White tea surprised researchers when they found the extract to inhibit collagenase and elastase activity, in addition to having a high phenolic content. Researchers at Kingston University's School of Life Sciences and Neal’s Yard Remedies collaborated to test the antioxidant, anti-elastase and anti-collagenase activities of 23 plant extracts from 21 plant species. The study revealed that approximately 12 of the plants exhibited high or satisfactory anti-collagenase or anti-elastase activities, with nine having inhibitory action against both enzymes.
In terms of anti-elastase activity, white tea was found to inhibit 89%, followed by cleavers at 58%, burdock root at 51%, bladderwrack at 50%, anise at 32% and angelica at 32%. In addition, the highest level of anti-collagenase activity was found in white tea at 87%, followed by green tea with 47%, rose tincture with 41%, and lavender at 31%.
The nine plant extracts with activities against both elastase and collagenase included: white tea, bladderwrack, cleavers, rose tincture, green tea, rose aqueous, angelica, anise and pomegranate, with white tea inhibiting both enzymes the most.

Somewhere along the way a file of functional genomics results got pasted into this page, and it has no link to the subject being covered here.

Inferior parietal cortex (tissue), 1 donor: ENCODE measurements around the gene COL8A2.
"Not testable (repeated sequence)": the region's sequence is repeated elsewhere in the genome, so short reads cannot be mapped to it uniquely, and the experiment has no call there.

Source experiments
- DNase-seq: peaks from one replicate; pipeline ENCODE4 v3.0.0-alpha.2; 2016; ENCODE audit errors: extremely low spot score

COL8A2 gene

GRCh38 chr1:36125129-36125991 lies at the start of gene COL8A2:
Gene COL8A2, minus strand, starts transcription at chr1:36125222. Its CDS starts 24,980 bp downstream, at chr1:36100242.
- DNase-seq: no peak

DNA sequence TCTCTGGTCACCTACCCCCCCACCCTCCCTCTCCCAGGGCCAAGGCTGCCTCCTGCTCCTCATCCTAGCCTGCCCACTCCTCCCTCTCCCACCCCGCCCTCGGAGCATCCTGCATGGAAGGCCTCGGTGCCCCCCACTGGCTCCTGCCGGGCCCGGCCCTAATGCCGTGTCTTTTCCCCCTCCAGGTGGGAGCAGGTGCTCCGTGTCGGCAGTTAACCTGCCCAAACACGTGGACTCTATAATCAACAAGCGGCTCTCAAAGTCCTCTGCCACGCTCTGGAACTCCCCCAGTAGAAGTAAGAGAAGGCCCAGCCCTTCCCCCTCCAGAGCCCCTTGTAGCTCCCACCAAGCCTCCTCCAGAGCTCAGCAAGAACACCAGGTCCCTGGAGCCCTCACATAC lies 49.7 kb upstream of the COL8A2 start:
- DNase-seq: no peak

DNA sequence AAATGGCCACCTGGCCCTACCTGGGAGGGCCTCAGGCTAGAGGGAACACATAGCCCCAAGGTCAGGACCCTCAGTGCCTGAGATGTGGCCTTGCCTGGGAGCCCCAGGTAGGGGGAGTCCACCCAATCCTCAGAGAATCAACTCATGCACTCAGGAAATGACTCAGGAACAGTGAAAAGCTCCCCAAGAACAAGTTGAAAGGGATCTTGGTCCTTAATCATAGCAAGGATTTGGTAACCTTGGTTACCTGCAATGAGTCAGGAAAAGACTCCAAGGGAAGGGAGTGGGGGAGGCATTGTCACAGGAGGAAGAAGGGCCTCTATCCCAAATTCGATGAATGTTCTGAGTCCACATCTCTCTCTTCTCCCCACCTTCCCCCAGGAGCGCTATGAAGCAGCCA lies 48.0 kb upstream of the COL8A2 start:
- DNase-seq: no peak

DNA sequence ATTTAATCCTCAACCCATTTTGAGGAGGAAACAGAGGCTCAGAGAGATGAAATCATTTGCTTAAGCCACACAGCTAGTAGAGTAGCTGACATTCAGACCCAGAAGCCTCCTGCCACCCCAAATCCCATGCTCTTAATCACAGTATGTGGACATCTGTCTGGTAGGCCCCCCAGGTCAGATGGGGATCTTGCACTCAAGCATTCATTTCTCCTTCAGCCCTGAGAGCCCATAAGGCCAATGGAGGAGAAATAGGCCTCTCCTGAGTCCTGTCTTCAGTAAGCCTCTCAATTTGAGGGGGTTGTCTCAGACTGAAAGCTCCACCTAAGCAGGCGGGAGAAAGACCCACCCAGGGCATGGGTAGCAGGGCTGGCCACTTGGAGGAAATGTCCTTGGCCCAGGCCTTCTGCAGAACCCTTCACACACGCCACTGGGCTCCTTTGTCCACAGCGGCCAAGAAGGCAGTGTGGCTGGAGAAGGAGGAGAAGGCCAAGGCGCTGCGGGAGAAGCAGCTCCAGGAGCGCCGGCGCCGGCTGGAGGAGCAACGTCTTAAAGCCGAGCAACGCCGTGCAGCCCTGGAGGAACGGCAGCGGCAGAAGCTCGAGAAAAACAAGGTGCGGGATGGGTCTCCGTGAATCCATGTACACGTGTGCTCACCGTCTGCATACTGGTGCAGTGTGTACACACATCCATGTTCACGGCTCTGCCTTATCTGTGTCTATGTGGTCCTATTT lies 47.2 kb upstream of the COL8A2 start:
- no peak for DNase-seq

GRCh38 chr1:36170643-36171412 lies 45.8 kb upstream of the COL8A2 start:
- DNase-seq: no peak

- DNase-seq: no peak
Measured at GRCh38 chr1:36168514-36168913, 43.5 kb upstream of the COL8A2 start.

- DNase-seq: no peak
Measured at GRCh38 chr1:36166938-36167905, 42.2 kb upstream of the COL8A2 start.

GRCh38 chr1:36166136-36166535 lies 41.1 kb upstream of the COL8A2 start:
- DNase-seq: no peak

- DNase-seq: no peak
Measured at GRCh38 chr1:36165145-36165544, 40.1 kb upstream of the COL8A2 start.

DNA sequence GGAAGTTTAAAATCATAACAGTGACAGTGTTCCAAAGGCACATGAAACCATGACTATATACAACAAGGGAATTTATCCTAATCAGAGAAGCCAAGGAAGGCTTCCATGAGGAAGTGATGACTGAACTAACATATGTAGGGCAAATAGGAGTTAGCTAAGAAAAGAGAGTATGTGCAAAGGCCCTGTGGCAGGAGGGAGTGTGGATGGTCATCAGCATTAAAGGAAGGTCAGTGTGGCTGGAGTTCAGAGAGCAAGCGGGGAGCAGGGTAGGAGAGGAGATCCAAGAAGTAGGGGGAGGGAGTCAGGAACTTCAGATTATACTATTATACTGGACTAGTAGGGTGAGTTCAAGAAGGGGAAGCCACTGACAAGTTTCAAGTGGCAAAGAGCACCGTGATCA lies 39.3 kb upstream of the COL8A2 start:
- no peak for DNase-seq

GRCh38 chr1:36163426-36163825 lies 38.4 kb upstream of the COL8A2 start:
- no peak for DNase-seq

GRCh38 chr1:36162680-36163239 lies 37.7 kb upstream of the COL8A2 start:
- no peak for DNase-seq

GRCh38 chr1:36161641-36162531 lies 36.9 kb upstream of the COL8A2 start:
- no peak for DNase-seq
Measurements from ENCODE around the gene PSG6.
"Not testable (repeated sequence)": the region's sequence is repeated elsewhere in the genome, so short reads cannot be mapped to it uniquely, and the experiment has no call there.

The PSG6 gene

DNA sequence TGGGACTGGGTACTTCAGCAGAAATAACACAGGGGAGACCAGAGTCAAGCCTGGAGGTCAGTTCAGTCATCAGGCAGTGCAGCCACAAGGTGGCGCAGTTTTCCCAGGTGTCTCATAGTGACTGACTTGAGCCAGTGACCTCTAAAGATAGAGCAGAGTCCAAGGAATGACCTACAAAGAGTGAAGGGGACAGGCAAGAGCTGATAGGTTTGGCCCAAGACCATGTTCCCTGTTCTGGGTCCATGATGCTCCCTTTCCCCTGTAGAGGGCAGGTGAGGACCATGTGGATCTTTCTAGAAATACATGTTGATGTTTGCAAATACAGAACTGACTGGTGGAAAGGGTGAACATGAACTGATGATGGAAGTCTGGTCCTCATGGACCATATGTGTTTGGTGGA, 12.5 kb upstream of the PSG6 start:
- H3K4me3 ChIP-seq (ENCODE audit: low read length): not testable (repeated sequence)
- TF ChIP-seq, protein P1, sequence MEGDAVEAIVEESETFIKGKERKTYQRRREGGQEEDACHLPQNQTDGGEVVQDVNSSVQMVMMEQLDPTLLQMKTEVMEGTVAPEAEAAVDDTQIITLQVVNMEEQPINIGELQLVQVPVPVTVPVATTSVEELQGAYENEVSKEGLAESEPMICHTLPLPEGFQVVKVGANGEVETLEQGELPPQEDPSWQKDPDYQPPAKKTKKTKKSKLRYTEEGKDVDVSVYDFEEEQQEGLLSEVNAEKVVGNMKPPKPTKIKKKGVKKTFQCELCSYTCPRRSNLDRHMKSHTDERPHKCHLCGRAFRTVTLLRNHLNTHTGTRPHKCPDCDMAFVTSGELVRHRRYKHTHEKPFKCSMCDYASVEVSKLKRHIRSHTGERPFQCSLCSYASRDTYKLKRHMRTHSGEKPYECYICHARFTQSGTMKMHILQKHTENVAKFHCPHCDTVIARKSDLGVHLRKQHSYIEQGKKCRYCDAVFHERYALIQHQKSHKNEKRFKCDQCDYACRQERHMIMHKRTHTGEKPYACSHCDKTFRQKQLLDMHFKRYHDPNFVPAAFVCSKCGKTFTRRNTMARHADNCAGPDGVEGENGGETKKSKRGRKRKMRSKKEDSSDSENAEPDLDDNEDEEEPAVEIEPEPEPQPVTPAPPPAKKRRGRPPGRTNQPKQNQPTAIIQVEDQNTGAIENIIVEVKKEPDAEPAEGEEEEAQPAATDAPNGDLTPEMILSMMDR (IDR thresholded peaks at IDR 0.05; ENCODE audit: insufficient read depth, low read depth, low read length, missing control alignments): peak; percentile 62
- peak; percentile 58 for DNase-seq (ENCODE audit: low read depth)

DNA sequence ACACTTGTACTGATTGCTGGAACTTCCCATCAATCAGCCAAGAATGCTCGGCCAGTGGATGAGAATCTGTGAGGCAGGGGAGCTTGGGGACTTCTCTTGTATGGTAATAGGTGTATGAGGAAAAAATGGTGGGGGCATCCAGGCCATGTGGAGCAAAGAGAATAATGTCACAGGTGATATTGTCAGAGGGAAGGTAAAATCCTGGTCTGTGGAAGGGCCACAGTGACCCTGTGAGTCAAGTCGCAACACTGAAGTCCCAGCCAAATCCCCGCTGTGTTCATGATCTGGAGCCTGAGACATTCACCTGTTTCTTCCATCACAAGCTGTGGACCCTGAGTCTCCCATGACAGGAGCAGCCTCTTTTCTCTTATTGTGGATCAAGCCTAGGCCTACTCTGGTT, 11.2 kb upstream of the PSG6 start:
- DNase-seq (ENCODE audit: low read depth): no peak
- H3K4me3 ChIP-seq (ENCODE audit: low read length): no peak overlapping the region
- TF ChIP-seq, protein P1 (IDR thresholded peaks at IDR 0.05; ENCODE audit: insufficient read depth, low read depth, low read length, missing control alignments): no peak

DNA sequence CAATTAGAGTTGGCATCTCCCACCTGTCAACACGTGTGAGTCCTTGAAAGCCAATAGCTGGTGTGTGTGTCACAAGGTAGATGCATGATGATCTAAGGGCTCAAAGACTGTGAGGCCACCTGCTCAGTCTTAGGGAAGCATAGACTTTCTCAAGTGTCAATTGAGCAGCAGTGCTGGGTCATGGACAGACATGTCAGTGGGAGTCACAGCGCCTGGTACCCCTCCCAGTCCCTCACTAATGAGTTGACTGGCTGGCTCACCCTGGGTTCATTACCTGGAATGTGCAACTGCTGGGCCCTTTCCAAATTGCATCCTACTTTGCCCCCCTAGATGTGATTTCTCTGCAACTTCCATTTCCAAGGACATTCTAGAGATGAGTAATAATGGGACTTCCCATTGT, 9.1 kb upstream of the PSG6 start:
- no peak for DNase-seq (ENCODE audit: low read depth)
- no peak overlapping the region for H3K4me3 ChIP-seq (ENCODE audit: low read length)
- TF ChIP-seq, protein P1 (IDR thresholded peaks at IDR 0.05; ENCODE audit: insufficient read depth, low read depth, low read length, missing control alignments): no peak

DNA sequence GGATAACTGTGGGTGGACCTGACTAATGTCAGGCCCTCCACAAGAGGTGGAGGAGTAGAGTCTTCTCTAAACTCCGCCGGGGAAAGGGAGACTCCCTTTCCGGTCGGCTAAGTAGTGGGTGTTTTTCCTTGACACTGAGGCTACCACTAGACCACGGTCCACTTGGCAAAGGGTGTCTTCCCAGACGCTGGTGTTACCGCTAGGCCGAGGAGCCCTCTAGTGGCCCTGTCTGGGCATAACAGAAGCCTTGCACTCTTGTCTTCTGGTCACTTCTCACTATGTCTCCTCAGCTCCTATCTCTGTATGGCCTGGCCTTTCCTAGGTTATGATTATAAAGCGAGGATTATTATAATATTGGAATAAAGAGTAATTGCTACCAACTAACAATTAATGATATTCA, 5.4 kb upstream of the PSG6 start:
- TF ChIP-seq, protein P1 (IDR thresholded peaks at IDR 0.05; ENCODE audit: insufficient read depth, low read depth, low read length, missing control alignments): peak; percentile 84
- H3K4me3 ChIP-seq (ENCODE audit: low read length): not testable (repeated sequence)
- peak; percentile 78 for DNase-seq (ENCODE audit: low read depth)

The total phenolic content varied between 0.05-0.26 mg gallic acid equivalents (GAE)/mL, with the exception of white tea at 0.77 mg GAE/mL. For antioxidant assessments, the Trolox equivalent antioxidant capacity (TEAC) assay revealed activity for all extracts. White tea showed the highest activity, equivalent to 21 μM Trolox for a 6.25 μg aliquot. In addition, seven extracts exhibited activities equal to 10 μM Trolox with witch hazel at 6.25 μg = 13 μM Trolox, and rose aqueous at 6.25 μg = 10 μM Trolox.
High levels of activity for white tea were also found via the superoxide dismutase (SOD) assay, in which the material exhibited an 88% inhibition of reduction of nitroblue tetrazolium. Activities were also observed for green tea with an 86.41% inhibition, rose tincture at 82.77%, witch hazel with an 82.05% inhibition, and rose aqueous, 73.86%.
The researchers concluded that white tea reduces the risk of inflammation, which is characteristic of rheumatoid arthritis and some cancers, as well as wrinkles. Neal's Yard plans to use the information gained via this study to select efficacious antiaging ingredients for its natural skin care lines.
This study was published in the August 2009 issue of BMC Complementary and Alternative Medicine in the article, Anti-collagenase, anti-elastase and anti-oxidant activities of extracts from 21 plants.